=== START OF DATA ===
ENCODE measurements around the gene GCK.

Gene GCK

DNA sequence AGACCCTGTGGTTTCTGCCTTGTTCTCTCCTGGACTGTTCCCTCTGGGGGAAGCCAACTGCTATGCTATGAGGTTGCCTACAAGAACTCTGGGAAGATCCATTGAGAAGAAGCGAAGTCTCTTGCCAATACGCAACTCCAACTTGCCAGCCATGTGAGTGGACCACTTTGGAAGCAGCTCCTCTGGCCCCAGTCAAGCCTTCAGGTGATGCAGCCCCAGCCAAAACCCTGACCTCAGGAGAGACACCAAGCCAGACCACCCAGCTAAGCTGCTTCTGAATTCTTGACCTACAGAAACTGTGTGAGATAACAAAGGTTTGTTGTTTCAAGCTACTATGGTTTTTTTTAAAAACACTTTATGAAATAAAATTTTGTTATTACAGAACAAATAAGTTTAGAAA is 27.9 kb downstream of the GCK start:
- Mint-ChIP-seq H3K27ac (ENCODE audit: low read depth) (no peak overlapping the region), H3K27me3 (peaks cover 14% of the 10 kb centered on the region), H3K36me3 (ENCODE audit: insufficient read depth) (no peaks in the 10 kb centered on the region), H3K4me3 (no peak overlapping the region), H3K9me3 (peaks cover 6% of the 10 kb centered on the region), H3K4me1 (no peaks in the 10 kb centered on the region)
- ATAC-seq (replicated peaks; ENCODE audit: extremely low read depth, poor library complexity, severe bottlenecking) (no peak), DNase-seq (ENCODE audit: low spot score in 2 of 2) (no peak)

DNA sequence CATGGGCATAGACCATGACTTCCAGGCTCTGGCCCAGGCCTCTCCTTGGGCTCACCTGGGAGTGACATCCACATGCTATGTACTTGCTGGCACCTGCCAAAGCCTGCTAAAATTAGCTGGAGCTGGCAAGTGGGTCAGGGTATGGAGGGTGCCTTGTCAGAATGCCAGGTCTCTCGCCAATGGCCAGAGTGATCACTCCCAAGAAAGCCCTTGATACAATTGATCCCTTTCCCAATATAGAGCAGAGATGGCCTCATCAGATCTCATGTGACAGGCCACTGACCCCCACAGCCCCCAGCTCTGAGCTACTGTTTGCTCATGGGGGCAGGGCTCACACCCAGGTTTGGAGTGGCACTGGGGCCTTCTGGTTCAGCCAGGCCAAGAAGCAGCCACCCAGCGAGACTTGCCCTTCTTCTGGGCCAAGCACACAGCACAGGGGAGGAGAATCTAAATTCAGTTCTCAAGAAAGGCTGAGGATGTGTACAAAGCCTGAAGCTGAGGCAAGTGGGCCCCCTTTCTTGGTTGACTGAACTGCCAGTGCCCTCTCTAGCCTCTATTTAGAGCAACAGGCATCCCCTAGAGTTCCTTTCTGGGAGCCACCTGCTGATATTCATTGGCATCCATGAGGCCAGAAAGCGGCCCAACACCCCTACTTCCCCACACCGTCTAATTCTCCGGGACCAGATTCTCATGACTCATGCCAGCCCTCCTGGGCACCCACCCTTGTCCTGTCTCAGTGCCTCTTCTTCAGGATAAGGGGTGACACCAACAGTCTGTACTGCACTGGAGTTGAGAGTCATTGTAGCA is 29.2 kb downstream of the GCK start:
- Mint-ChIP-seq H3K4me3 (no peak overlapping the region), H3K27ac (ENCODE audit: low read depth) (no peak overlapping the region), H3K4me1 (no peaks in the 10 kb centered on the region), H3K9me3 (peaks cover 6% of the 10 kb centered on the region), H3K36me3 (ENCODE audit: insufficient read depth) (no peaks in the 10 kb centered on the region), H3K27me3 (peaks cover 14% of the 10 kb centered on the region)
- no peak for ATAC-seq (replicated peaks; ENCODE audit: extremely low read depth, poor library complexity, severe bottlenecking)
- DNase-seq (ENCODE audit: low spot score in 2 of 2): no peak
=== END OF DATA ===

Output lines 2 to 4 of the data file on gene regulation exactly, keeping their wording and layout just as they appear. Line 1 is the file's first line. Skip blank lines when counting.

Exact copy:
Gene GCK

DNA sequence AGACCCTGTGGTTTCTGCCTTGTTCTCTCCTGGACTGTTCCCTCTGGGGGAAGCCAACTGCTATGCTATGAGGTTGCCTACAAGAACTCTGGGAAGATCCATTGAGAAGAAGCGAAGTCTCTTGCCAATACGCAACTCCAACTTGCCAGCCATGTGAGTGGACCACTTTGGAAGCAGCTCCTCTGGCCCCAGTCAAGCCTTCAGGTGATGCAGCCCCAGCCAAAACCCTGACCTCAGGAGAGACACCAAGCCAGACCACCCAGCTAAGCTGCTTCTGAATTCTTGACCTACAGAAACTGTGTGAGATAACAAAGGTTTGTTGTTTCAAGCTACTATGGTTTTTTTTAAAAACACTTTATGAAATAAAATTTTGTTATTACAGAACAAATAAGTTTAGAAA is 27.9 kb downstream of the GCK start:
- Mint-ChIP-seq H3K27ac (ENCODE audit: low read depth) (no peak overlapping the region), H3K27me3 (peaks cover 14% of the 10 kb centered on the region), H3K36me3 (ENCODE audit: insufficient read depth) (no peaks in the 10 kb centered on the region), H3K4me3 (no peak overlapping the region), H3K9me3 (peaks cover 6% of the 10 kb centered on the region), H3K4me1 (no peaks in the 10 kb centered on the region)